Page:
"Clearly the law prohibits testing or development" of such computer programs, said Rep. Martin O. Sabo (D-Minn.), who wrote the three-year-old prohibition into homeland security funding legislation. "And if they are saying that they just took some system, used it and therefore did not test or develop it, they clearly were not upfront about saying it."
On Nov. 2, a notice in the Federal Register revealed information about the data-mining program, particularly the creation of risk assessments on Americans that would be retained for up to 40 years.
Developed to help customs inspectors target narcotics and other contraband, ATS began scrutinizing air travelers entering and leaving the United States in the mid-1990s, said Jayson P. Ahern, assistant commissioner of U.S. Customs and Border Protection. After the 2001 terrorist attacks, it was used to assign risk assessments to cargo and passengers, officials' testimony and a February 2005 DHS report to Congress show. Two years ago, it was expanded again to a limited but growing number of land border crossers, according to the report and Ahern. About 309 million land crossings and 87 million air crossings of U.S. borders are made each year.
Privacy rights and business travel groups are up in arms over the revelation.
The Center for Democracy and Technology said the program violated the 1974 Privacy Act because customs officials targeted U.S. travelers and shared their data with other agencies without notifying the public. Homeland Security officials say that notice was implicit in an announcement in 2001 about an older program.
"The lack of a notice at all was clearly illegal for however many years they claim this was in operation," said David Sobel, Electronic Frontier Foundation senior counsel.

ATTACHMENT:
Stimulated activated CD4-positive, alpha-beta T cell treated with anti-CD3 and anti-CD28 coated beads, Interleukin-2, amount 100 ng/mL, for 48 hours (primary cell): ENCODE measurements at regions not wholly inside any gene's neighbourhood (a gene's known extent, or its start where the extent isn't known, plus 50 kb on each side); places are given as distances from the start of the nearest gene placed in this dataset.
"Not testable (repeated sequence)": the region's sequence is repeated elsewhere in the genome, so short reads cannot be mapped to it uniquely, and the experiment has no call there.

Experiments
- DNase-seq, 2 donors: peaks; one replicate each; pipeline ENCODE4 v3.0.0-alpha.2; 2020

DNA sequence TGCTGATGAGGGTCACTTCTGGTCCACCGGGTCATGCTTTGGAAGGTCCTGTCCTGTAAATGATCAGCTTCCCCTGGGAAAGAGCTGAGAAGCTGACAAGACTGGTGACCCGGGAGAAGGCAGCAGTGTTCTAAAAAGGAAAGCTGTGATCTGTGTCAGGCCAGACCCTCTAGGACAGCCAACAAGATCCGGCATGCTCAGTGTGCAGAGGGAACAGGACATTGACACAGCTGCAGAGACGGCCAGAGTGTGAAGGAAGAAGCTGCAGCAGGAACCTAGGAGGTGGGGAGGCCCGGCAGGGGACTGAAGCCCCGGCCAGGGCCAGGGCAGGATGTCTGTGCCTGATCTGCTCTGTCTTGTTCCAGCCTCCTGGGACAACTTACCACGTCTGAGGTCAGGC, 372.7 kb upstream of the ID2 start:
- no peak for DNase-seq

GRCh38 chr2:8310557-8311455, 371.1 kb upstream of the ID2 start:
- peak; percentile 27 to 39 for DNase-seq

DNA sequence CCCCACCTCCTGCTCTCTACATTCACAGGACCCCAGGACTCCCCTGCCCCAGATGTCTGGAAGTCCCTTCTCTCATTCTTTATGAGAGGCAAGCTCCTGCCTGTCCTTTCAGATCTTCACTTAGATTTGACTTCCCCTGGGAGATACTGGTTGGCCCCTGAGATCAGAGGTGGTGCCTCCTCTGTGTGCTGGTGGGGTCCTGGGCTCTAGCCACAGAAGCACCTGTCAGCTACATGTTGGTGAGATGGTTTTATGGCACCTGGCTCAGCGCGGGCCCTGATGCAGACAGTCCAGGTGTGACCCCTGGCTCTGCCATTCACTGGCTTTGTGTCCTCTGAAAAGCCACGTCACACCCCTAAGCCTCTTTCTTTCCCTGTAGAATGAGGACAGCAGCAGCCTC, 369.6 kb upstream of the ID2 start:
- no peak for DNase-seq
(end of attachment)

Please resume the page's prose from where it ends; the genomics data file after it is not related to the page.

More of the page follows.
"This is everybody's worst nightmare," said Kevin Mitchell, chairman of the Business Travel Coalition, who was angered by the revelation that profiles were being kept without travelers' knowledge.
Homeland Security maintains that this is the same program that was created in 2001 and thus it predates the funding ban passed in the aftermath of the controversial CAPPS II program, which was to use commercial databases to assign risk.
DHS leaders have described in speeches and congressional hearings their efforts over the years to process data from manifests and airline passenger records on U.S.-bound international flights to "detect anomalies and 'red flags' " for high-risk individuals. DHS has been more explicit recently about ATS data mining and risk profiling, saying computer algorithms were used to "produce potential matches" of inbound and outbound travelers with "potential . . . connections to terrorist risk factors." But senior Homeland Security officials made only a few short references in 2004 and 2005 to using the program to assess land travelers. At the time, they cited it only as a future possibility.